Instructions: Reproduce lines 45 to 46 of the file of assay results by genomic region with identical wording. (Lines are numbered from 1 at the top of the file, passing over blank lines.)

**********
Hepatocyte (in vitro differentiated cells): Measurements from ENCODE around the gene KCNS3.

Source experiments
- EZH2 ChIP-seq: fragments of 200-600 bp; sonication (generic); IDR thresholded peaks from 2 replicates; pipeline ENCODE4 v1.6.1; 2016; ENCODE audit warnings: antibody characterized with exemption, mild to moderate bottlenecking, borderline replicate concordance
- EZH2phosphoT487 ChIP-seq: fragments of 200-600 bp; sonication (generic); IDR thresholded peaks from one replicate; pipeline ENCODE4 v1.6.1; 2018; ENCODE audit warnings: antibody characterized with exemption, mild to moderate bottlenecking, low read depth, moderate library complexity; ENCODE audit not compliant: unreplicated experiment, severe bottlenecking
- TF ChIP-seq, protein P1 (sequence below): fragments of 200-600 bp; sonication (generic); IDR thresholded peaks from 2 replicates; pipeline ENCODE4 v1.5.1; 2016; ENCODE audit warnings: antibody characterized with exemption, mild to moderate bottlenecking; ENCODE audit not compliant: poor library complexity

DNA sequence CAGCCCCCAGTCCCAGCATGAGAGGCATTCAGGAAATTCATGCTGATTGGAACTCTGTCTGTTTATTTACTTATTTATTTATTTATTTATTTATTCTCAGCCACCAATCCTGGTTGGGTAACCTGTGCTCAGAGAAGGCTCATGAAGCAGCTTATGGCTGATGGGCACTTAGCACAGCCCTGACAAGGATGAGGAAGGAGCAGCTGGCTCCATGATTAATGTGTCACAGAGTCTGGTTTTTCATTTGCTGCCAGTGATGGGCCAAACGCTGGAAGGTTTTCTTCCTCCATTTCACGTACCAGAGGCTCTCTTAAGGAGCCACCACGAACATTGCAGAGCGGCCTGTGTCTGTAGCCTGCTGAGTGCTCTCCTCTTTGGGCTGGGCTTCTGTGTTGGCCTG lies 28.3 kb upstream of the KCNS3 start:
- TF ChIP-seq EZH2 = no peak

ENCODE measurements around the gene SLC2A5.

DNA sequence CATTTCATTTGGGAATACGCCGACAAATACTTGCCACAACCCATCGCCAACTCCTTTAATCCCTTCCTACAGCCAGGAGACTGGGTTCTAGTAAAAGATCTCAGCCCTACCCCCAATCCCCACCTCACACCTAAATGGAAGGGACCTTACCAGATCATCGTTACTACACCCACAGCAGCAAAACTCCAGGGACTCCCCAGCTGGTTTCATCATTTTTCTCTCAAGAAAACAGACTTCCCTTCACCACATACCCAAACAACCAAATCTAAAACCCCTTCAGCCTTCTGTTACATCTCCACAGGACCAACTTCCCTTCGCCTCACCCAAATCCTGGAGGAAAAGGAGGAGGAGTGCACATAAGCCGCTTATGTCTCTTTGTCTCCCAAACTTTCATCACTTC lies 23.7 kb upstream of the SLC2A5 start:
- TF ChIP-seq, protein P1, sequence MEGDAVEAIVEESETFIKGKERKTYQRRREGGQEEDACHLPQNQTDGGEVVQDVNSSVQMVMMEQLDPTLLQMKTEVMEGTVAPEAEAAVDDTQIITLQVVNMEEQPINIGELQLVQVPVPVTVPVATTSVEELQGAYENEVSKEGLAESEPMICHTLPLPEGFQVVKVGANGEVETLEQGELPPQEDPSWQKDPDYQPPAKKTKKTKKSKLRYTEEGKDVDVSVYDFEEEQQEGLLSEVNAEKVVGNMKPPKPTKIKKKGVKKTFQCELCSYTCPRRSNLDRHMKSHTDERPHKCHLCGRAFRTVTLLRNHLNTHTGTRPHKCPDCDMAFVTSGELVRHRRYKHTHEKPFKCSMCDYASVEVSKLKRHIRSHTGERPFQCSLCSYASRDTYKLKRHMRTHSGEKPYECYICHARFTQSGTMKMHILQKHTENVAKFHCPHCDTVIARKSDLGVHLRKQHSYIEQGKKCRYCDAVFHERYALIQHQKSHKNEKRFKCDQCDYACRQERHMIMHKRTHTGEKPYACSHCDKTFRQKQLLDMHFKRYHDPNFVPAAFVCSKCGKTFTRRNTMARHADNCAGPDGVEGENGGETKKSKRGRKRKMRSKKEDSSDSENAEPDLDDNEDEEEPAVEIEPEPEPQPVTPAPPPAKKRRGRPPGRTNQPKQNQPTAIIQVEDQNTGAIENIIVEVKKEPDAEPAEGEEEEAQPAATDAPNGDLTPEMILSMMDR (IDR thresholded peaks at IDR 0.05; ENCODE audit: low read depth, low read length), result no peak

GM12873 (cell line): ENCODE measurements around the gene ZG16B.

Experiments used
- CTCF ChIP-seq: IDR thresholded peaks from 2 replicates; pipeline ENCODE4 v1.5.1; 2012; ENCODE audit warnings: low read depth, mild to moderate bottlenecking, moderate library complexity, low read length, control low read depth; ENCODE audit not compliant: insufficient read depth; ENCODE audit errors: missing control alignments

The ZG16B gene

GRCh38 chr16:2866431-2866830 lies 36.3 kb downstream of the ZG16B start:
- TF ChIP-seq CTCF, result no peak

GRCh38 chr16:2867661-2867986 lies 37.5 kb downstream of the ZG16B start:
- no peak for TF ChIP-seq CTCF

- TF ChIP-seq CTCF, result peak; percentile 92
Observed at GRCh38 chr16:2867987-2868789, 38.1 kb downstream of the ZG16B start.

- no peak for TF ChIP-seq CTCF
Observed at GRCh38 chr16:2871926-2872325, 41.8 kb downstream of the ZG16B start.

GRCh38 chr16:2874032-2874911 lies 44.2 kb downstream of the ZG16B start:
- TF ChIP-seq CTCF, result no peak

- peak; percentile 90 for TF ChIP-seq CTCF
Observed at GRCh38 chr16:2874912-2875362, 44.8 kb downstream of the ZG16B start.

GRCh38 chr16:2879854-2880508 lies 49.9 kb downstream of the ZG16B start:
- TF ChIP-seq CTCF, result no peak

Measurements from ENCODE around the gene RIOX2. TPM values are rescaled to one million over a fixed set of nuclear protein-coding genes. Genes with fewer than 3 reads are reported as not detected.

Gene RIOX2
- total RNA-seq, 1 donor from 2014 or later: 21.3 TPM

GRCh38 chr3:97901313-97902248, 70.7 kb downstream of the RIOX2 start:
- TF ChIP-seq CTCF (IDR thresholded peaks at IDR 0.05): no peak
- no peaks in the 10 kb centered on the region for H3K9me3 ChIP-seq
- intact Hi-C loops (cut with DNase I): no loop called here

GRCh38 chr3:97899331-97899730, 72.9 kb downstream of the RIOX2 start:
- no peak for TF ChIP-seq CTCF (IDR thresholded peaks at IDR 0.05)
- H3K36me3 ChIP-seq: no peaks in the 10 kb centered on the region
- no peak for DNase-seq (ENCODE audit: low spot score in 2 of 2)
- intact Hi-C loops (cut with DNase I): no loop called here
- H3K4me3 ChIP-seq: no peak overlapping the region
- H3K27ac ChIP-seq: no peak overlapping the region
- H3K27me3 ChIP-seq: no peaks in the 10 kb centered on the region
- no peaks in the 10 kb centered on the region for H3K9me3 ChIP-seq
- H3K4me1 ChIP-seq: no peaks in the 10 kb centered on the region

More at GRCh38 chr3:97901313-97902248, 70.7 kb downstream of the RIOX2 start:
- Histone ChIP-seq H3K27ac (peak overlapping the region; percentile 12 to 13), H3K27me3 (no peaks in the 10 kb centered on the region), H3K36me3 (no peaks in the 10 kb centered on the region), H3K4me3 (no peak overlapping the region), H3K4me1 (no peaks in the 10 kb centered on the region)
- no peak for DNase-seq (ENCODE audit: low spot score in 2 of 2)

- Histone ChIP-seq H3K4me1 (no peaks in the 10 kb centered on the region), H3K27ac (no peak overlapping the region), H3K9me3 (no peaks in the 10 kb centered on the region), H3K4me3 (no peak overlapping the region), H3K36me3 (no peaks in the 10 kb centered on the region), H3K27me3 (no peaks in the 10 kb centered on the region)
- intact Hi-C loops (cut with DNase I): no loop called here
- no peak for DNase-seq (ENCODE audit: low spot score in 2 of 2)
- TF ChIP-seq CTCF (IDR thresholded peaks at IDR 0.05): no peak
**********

- H3K4me1 ChIP-seq: no peaks in the 10 kb centered on the region

More at GRCh38 chr3:97901313-97902248, 70.7 kb downstream of the RIOX2 start: